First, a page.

A South Carolina federal jury awarded $50,000 to a prisoner in a civil rights action alleging a guard failed to intervene when he was attacked by other prisoners.
Lavadre D. Butler, 35, claimed that while incarcerated at the Lee Correctional Institution on June 13, 2012, he was brutally assaulted by other prisoners. He said guard Larry L. Durant unlocked his cell door to allow the prisoners to enter the cell and attack him.
Butler allegedly was able to flee the cell with his attackers in pursuit. He informed Durant that he was badly beaten and begged for help, but the guard refused. The other prisoners again attacked Butler in front of Durant’s desk.
The assault resulted in a severe stab wound and laceration to Butler’s right arm, requiring two surgeries and physical therapy. The injury left him with diminished use of his dominant hand.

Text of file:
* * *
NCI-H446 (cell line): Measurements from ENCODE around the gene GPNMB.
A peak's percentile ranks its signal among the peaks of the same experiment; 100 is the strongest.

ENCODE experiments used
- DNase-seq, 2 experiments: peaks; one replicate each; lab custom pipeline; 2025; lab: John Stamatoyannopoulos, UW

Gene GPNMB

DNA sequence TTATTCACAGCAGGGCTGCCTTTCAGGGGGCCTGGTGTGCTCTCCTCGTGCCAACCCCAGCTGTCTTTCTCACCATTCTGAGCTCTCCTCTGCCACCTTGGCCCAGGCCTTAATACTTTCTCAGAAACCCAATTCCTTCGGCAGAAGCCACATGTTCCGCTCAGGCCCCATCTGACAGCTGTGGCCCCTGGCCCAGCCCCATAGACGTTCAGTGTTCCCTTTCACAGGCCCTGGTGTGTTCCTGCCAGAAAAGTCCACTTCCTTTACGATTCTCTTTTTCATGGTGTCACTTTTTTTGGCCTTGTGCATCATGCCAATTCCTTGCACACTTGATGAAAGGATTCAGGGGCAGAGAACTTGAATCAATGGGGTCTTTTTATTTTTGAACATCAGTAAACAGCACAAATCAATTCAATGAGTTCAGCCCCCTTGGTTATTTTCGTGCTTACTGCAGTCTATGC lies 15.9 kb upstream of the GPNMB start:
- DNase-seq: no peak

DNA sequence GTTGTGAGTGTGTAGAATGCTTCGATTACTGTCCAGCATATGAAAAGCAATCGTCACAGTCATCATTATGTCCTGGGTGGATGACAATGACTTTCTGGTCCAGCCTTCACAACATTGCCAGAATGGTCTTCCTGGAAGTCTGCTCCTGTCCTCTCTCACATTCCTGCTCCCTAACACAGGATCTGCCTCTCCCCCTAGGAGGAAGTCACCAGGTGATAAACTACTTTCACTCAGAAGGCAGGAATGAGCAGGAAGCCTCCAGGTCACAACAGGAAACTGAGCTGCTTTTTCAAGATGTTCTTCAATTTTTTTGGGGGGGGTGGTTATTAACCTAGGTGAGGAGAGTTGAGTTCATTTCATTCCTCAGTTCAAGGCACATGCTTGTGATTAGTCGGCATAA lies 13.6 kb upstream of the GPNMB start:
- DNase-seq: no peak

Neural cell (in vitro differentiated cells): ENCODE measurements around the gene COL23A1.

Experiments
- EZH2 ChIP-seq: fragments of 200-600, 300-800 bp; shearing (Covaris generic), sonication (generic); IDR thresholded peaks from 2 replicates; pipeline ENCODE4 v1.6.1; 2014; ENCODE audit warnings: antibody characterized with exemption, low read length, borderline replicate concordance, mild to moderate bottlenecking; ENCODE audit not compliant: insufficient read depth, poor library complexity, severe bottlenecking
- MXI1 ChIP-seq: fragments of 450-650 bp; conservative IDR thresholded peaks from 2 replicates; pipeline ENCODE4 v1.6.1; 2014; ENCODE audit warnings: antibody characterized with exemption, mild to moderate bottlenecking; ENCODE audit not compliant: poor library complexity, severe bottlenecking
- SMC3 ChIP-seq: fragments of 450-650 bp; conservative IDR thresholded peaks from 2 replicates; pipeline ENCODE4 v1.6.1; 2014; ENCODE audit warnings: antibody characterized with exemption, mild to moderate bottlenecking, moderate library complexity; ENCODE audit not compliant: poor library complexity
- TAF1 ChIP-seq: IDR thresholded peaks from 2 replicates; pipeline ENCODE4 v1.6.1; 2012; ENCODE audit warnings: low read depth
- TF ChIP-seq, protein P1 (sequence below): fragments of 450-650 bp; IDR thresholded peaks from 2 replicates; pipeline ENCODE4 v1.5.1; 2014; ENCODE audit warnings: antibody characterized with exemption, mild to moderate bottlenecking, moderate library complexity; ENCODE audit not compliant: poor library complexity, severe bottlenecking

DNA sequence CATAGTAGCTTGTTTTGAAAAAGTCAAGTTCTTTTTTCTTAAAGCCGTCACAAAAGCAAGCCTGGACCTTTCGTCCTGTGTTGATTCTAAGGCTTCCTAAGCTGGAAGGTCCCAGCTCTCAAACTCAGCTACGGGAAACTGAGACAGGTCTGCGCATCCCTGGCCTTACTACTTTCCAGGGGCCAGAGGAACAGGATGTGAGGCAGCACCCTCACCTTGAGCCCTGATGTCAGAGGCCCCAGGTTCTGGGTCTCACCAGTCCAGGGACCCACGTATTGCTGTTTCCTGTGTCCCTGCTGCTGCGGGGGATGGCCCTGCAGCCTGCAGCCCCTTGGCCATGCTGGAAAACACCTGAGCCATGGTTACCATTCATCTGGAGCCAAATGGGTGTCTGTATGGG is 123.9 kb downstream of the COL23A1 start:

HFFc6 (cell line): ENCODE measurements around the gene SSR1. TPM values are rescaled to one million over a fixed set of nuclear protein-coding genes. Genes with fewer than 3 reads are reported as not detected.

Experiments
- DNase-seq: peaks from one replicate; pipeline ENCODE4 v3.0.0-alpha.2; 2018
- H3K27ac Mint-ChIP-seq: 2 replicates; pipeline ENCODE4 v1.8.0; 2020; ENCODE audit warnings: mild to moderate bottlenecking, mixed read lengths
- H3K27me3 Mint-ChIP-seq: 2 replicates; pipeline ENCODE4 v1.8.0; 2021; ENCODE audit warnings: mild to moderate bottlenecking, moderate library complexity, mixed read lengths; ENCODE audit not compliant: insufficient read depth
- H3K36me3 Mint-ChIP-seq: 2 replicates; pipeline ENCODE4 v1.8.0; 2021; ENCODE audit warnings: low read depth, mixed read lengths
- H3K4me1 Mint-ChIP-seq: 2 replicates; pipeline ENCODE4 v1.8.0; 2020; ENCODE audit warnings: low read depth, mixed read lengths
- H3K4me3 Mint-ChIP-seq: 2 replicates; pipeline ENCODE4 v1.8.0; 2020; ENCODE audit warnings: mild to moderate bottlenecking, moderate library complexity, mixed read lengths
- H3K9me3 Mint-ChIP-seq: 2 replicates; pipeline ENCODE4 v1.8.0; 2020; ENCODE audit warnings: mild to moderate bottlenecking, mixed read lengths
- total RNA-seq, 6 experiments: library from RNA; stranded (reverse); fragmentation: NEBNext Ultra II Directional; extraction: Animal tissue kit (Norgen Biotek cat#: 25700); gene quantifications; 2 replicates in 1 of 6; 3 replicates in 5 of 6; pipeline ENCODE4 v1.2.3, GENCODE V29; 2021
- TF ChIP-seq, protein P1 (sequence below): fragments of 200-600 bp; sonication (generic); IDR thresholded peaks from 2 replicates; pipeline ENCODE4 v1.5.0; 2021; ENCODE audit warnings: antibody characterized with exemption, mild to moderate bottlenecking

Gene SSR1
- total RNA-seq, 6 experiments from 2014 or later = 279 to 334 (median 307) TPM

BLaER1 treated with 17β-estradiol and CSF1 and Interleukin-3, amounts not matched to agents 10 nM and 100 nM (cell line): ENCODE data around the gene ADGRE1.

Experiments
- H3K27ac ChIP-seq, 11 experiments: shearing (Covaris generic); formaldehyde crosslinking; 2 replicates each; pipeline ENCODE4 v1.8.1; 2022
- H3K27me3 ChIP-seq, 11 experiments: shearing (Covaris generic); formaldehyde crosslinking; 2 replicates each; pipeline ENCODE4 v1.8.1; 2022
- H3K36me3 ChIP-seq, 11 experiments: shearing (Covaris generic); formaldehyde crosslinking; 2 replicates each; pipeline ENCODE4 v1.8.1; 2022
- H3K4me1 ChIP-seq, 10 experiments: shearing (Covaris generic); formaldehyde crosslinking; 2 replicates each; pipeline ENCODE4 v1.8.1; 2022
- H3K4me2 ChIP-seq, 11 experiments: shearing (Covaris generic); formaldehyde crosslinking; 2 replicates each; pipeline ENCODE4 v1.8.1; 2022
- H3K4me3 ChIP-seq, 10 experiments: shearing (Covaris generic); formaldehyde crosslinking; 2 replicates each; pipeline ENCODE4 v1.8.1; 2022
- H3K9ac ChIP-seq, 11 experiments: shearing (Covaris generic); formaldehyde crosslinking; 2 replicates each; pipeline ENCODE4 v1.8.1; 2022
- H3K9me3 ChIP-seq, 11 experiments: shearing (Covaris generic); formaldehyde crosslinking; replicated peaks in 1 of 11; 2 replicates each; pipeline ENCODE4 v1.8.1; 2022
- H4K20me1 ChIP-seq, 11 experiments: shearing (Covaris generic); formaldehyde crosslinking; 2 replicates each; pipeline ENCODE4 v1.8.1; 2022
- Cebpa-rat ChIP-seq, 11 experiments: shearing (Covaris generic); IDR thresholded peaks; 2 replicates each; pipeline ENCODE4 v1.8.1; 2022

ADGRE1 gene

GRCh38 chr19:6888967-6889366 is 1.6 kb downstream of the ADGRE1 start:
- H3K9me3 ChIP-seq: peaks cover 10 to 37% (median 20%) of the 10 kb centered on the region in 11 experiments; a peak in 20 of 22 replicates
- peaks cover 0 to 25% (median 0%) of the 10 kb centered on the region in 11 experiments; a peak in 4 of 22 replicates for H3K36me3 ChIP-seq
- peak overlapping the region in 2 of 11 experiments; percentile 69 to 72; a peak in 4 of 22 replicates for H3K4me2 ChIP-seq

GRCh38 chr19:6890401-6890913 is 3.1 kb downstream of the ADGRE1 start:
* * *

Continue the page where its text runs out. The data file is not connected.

When the case went to trial in November 2015, Butler presented evidence that Durant had been reprimanded and suspended on three prior occasions for failing to secure doors at the prison, including the failure to secure 54 doors during one incident. Another prisoner testified and corroborated Butler’s version of events concerning the assault.
Durant denied all of Butler’s claims, arguing he did not leave Butler’s cell unlocked. He also claimed he called for assistance when the attack began. The jury, however, found Durant had violated Butler’s Eighth Amendment right to be free from cruel and unusual punishment by failing to protect him from a known threat. It awarded Butler $10,000 in compensatory damages and $40,000 in punitive damages.
In January 2016, the district court awarded Butler’s attorney, Christopher P. Kenney, $42,738.67 in fees plus $15,050 in staff costs and $8,859.55 in litigation expenses. Pursuant to the Prison Litigation Reform Act, the court ordered Butler to contribute 25% of the jury award ($12,500) toward the attorney fees, resulting in a net damages award of $37,500. See: Butler v. Durant, U.S.D.C. (D. SC), Case No. 4:14-cv-02276-RMG.
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